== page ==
When hemp is grown for CBD, it’s the plant’s flowering buds that contain most of the cannabinoid. It’s these CBD-rich buds that end up in our Stems or packaged as smokable hemp.
Hemp flower may be the most prized piece of the harvest for some cultivators, but it’s not the only usable part of the plant. Hemp is one of the most sustainable cash crops grown in the country, and every piece of the plant from the hemp seeds to the fibrous stalks can go to good use.
What is Hemp Biomass?
In hemp processing, once the buds go through extensive trimming, there are still stalks, sugar leaves, and excess trimmings left over. These excess materials don’t just get tossed out; they get combined into what’s referred to as hemp biomass.
What Does Hemp Biomass Look Like?
Just like the buds, the organic material that will become hemp biomass must first be dried and cured. Once the drying process is complete, the stalks and leaves get shredded into small pieces to make packaging simpler. The final product looks like something in between dried oregano and grass clippings—a green mass of shredded and desiccated hemp material.
What is Hemp Biomass Used For?
So now that the hemp biomass processing is complete, what can you do with it?
Hemp biomass has a myriad of different uses in the hemp market, and ultimately what the plant was originally grown for will determine how its biomass is used.
For example, the biomass that comes from hemp plants bred for high CBD content will also have a higher percentage mg of CBD per dry weight. While not being nearly as cannabinoid-rich as the buds, this organic material can still contain a significant amount of CBD. Unlike hemp CBD flower, biomass wouldn’t be very pleasant to smoke with all the bits of stems and stalks. However, it is a cost-efficient way for extractors to get hemp-derived CBD for things like tinctures and concentrates since the CBD hemp biomass price is, on average, much lower than a comparable amount of hemp flower. Once the CBD has been extracted into a concentrate, it can then be used in products like CBD-infused moisturizers or CBD hemp gummies.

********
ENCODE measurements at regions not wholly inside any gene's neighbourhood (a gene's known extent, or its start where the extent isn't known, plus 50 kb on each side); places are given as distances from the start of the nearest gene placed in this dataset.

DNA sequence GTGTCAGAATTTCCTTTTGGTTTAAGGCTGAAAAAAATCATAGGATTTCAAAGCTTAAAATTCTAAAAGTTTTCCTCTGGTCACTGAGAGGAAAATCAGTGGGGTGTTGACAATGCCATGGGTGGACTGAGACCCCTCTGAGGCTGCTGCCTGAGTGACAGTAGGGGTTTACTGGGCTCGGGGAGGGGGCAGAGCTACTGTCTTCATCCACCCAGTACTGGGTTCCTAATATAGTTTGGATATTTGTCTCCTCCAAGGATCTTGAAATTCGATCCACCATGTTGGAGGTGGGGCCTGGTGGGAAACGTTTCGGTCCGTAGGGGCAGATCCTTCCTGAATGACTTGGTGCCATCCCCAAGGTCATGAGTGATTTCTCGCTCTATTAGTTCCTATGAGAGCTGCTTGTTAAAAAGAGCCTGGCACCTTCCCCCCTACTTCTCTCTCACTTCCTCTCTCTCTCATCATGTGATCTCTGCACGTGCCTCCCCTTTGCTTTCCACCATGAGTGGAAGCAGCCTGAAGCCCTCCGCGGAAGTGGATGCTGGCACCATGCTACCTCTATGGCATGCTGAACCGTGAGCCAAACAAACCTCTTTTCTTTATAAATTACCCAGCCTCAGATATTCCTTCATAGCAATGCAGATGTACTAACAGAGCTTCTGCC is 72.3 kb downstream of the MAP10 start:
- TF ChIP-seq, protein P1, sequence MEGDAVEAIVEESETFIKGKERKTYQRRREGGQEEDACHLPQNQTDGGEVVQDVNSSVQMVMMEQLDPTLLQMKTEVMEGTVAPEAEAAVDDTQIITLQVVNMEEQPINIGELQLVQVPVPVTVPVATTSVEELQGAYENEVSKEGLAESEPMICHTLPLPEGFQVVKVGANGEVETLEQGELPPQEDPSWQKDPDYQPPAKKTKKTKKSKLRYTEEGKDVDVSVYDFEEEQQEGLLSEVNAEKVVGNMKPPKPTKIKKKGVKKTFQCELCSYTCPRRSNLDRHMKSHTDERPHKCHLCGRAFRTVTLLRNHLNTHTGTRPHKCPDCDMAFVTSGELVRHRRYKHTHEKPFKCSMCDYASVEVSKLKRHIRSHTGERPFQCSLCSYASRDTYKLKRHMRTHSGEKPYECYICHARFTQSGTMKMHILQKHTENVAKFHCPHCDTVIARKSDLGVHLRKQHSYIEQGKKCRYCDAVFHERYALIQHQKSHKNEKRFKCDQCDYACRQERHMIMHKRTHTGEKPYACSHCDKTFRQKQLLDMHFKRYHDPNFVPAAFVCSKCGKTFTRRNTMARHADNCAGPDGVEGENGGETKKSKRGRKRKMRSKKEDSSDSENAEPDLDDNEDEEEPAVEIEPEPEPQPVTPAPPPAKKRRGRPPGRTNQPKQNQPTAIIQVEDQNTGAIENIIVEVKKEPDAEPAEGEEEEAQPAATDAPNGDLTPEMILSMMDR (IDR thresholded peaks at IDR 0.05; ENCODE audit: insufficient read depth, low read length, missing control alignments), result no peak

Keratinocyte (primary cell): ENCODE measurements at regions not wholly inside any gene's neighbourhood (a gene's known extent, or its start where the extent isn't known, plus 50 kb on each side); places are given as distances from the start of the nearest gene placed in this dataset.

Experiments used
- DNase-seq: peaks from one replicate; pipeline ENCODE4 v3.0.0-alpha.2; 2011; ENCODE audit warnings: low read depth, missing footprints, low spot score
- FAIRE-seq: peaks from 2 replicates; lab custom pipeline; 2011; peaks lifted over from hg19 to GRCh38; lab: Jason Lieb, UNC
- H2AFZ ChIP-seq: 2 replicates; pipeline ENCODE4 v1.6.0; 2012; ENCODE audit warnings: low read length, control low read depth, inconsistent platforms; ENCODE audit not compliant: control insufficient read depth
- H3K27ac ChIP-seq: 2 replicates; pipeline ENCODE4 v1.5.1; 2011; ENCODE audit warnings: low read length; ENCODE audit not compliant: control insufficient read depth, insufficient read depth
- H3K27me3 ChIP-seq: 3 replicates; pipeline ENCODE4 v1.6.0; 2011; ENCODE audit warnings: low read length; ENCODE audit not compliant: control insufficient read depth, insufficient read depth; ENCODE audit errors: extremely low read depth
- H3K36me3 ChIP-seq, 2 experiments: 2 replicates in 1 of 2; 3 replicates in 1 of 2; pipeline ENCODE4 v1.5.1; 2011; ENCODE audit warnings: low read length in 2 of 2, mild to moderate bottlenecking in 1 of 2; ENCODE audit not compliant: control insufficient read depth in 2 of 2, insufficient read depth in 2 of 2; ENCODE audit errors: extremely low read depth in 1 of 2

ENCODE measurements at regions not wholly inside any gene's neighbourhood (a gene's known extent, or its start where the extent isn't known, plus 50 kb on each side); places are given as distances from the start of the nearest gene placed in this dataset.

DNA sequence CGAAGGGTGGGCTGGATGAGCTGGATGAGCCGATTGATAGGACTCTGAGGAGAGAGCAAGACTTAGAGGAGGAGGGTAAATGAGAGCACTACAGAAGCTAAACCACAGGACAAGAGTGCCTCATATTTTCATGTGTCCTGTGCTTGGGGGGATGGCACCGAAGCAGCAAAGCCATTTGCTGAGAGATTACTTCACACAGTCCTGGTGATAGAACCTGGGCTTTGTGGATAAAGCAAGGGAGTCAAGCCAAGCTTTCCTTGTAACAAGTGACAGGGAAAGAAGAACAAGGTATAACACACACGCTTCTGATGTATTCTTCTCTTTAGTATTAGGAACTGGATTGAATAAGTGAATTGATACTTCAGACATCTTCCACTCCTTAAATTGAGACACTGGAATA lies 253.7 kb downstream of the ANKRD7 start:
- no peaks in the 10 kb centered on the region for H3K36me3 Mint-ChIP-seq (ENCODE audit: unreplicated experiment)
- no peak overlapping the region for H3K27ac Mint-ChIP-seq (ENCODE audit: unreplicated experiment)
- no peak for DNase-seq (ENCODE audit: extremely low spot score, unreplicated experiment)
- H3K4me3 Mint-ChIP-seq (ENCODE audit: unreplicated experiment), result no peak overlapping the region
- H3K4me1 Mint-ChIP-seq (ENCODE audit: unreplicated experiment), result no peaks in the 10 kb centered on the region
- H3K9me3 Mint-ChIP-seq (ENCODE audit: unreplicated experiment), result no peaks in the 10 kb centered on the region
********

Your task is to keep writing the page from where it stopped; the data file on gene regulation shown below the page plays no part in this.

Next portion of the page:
Industrial Hemp Biomass and Its Uses
Hemp isn’t just grown for cannabinoids. Its fibrous stalks are also used in textiles, paper making, and rope making. Hemp grown for these purposes is known as industrial hemp and doesn’t contain very much CBD at all. The biomass that comes from industrial hemp doesn’t include sugar leaves or bud trimmings and has its own unique uses.
One popular use of industrial hemp biomass involves putting the organic hemp material through a retting process where moisture is added to the material so that it can be separated into fibers. These fibers are then used to make clothing, canvas, sails, paper, and all sorts of things.
Believe it or not, industrial hemp biomass can also be used to make fuel. The biomass is shredded and then undergoes a process called cellulolysis, where the plant material is converted into ethanol. Hemp biofuels could drastically reduce our reliance on fossil fuels and help society move towards a more sustainable future.
Industrial hemp biomass can be formed into one of the most eco-friendly, state of the art building materials around—hempcrete. Making traditional concrete releases tons of c02 into the atmosphere. Hempcrete not only eliminates this toxic process, but it’s also an incredibly insulating material meaning buildings constructed from hempcrete would require less total energy to maintain comfortable temperatures.
Where to Buy Hemp Biomass
For the most part, hemp biomass is sold wholesale to manufacturers and extractors. However, If you’re interested in finding hemp biomass for sale, a quick google search will turn up farms growing hemp in your area. Contacting them would be a good place to start, though keep in mind hemp biomass is generally sold in large quantities.